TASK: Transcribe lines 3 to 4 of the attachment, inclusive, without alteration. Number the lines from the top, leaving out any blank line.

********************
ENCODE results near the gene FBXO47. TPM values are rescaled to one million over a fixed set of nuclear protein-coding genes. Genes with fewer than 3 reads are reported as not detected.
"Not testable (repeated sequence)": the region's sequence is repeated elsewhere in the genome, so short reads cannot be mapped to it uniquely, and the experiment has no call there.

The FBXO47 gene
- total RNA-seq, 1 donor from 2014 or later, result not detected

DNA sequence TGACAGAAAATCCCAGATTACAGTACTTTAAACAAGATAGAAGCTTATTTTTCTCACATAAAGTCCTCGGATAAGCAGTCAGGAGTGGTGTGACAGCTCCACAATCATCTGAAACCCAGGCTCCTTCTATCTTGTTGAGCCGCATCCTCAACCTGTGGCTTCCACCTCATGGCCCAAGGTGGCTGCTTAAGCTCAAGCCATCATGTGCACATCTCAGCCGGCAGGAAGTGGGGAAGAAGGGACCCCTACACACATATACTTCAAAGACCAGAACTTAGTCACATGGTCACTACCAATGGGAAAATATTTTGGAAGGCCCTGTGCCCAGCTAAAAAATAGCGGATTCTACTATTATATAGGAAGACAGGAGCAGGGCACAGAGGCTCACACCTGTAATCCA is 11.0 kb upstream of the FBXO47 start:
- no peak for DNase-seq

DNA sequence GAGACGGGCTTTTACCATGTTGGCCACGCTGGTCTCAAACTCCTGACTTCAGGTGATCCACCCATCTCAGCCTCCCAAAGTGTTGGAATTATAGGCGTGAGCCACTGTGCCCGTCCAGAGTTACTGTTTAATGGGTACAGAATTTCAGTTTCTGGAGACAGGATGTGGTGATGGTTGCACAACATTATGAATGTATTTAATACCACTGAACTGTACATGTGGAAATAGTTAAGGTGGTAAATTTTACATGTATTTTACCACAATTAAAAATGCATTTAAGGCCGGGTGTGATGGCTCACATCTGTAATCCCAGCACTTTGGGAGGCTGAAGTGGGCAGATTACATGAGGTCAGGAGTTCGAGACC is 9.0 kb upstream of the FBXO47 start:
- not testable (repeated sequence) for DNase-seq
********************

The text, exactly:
The FBXO47 gene
- total RNA-seq, 1 donor from 2014 or later, result not detected